This space has been a bit quiet lately. Not that I haven’t been in the kitchen but lately there were a few mishaps, some more dramatic than others (like the second birthday cake I made for my mum – I loved my idea of a cake replicating the flavours of a Mont Blanc, but, alas, I managed to burn the dark chocolate ganache. At least it taught me to always trial a recipe before a big event!). The truth is, while a number of things came out of my kitchen that were perfectly edible (some toasted rice infused truffles I made were divine, albeit very different in flavour than what I had expected) none of them were good enough for sharing with you all (although I am hoping to revisit these recipes and present them to you once I have nailed them). But today I have a recipe for you that not only works but is as simple as whisking together pancake batter, a Far Breton.
After spending my first summer holidays on a farm in Northern Germany (which I have so many fond memories of, although my mum mainly remembers asking my dad to bring tights and woollen jumpers when he was coming back from a business trip to stay with us, yes, that’s what a German sea-side summer vacations are like), my first summer in Brittany was positively exotic to me – the baguette we had for breakfast, the oyster banks we could see from our house at low tide, the language the neighbours’ kids spoke and, above all, the food. I still remember walking down the supermarket aisles in the hypermarche and being in awe at the wall of yoghurts staring back at me, all the creme caramels, the ile flottantes, the mousses au chocolat, the different types of mustard and the smelly cheese my parents would buy.
The house we rented with family friends for a few years in a row came with an outdoor stone oven which, at least once during every summer was used by the landlord to prepare a big feast for our families. One of the things he prepared in the big stoneoven was the Far Breton. At first I kept on calling it ‘Flan Breton’ – not surprising really given that a Far Breton is basically a thick oven-baked custard, similar to a Clafoutis. However, while a Clafoutis is a pretty delicate affair, a Far Breton is a bit more rustic. Typically cooked until deep brown if not slightly charred on top, a Far Breton is commonly studded with prunes or raisins, the batter contains a good glug of rum and is a lot less sweet than a Clafoutis. Although delicious served warm or cold I have not in fact ever come across Far Breton outside of France, whereas Clafoutis is easily found.
Although recipes are plentiful online, the one you will see below (with the small handful of changes I mention below) was the first recipe I bookmarked in a new recipe book I bought on French baking. Not that I need even more recipes but it was a tough week at work, I had been dreaming of this book ever since I bought it as a present for a pregnant French friend who wanted to learn how to bake during her maternity leave and when I spotted this book (in English even) in my favourite kitchen store in Rome, I just could not walk past it, although full well knowing I was paying a fortune for it.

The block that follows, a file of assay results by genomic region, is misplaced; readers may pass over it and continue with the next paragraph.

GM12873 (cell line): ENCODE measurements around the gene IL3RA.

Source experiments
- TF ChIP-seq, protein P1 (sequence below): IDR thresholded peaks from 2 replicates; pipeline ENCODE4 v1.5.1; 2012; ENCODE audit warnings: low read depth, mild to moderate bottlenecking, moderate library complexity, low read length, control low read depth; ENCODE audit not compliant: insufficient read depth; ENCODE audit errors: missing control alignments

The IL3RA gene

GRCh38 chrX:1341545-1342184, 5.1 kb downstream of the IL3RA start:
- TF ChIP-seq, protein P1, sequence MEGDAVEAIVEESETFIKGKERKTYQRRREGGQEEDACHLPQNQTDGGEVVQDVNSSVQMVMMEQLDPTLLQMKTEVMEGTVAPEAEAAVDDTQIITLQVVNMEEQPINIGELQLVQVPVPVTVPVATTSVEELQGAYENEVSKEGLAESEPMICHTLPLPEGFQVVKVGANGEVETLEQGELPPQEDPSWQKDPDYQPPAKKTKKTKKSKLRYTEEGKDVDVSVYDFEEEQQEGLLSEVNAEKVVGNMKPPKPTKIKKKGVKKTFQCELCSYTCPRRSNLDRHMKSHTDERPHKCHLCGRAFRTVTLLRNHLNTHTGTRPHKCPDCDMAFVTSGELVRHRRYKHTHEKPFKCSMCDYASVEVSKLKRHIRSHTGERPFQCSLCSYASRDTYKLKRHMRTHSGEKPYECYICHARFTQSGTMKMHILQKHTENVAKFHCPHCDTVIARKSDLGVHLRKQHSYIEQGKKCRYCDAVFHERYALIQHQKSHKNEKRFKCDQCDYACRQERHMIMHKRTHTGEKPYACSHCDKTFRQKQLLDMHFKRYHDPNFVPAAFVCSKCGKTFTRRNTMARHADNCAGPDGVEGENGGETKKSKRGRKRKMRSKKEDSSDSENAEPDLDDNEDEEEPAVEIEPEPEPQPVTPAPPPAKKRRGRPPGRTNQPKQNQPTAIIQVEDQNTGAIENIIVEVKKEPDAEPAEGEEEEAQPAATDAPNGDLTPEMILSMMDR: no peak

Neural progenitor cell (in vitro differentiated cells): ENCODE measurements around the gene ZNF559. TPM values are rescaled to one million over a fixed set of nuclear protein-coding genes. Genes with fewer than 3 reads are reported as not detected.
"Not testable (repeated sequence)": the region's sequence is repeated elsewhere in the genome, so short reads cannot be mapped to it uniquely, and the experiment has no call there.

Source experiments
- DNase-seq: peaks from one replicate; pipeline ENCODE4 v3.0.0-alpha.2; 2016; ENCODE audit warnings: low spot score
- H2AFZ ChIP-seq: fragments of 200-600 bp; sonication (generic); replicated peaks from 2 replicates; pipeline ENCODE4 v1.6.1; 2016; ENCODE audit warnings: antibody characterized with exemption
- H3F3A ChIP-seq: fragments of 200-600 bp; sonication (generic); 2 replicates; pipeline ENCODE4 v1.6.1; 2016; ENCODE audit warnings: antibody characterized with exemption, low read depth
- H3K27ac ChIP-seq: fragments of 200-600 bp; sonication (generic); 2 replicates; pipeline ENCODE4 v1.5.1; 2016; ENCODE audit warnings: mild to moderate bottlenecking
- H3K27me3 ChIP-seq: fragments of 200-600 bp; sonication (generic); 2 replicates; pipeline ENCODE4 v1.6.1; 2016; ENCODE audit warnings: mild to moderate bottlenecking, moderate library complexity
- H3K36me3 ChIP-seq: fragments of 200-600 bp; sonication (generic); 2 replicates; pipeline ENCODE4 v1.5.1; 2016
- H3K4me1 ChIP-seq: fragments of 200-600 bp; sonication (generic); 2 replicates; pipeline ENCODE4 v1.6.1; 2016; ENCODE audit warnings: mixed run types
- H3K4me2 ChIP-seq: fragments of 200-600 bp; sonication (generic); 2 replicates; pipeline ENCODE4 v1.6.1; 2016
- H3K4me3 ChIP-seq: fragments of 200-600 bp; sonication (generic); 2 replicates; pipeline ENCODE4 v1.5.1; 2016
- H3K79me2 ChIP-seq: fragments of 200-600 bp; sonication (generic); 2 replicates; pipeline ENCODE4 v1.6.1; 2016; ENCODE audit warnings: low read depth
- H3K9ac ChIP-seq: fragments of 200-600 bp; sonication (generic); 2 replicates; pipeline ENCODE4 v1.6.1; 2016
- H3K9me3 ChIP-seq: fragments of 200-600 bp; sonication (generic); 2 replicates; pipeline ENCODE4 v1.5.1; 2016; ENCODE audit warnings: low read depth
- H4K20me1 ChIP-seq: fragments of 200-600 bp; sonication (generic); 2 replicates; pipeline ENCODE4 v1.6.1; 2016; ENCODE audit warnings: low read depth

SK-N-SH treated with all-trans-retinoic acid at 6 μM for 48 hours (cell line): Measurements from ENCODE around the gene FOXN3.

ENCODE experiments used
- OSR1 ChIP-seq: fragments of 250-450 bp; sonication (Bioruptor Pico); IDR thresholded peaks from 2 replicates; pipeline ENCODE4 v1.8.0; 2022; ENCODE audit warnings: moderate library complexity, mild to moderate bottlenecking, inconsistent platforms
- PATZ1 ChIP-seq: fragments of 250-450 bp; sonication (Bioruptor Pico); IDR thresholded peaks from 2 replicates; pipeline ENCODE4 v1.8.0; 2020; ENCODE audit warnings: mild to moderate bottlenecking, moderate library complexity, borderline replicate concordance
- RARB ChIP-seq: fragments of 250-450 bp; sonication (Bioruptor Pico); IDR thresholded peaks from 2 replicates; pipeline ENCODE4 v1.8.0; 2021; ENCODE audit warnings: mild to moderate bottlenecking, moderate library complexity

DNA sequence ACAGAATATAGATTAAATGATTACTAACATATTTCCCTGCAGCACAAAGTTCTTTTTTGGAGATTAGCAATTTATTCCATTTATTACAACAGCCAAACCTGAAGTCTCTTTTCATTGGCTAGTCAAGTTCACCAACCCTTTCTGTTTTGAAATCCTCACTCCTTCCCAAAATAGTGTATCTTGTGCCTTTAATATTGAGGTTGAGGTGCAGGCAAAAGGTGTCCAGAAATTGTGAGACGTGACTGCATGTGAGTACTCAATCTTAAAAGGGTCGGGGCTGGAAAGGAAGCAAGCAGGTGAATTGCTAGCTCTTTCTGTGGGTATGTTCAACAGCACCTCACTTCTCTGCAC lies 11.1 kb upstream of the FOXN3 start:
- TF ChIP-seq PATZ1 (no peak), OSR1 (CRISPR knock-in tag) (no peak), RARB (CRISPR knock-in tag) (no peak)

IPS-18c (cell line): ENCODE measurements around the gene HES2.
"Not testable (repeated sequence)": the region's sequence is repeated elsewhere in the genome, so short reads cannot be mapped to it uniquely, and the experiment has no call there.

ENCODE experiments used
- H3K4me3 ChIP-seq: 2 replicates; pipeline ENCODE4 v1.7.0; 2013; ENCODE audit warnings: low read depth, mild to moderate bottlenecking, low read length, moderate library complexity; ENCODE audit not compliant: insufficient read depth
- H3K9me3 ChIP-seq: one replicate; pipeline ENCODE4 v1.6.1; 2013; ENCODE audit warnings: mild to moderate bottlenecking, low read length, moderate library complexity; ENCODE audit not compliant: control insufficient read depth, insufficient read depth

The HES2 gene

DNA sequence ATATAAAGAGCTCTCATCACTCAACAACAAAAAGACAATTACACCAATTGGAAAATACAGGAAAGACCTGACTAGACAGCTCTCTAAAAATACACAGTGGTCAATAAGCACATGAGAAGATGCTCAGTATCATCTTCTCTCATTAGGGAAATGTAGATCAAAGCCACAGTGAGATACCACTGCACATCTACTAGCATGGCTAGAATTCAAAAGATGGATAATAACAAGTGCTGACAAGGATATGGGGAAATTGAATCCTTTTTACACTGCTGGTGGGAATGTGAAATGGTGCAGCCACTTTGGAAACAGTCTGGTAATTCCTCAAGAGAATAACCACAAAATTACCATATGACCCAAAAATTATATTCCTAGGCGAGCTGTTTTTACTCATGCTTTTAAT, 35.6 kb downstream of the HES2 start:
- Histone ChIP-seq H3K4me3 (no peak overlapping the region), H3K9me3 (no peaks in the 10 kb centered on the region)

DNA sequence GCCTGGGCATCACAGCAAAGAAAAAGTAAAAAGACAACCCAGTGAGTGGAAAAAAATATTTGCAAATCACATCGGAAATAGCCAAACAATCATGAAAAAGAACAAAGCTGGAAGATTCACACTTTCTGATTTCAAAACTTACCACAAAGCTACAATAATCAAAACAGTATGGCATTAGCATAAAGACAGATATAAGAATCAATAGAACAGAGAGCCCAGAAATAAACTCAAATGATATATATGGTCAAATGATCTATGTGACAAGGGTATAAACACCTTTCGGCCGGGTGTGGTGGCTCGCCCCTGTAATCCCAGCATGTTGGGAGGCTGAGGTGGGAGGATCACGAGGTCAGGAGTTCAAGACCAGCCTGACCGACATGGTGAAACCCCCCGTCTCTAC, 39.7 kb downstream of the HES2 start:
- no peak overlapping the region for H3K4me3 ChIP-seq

Now the original recipe makes a lot of Far Breton, so I opted to divide the recipe in three, and it still filled my small fluted pie tin to the rim (making it quite tricky to place it in the oven without spilling, especially given how clumsy I am). So, whether you want to make a small Far Breton or a regular sized one, I would recommend placing the greased tin on the baking tray right in the oven and using a jug to carefully pour the very liquid batter into the tin.
adapted from Ginette Mathiot, “The Art of French
A pinch of salt
60g dried blueberries, soaked in water overnight
1. Pre-heat the oven to 180 degrees Celsius and grease a small ovenproof dish with some butter.
2. Whisk together the flour with the salt.
3. Add the egg and whisk until you have a smooth batter.
4. Add the sugar, the milk and the rum and, making sure to scrape the bottom of the bowl, whisk everything together until you have a smooth, very liquid batter with no lumps.
5. Drain the blueberries and mix with the batter.
6. Place the ovenproof dish in the oven and carefully pour in the batter.
7. Bake for ca. 1 hour until the Far Breton is set and the surface is gold brown all over.
Notes: the original recipe calls for prunes that have soaked overnight. Another classic variation is to use soaked raisins. I opted for blueberries as that is both what I had in hand and what I was craving (and it is not too far off from using raisins). Also, while the recipe calls for rum, I opted to use the bottle of brandy leftover from making mincepie. Ale and I are not big on drinking spirits so I did not want to buy another bottle of alcohol just for baking.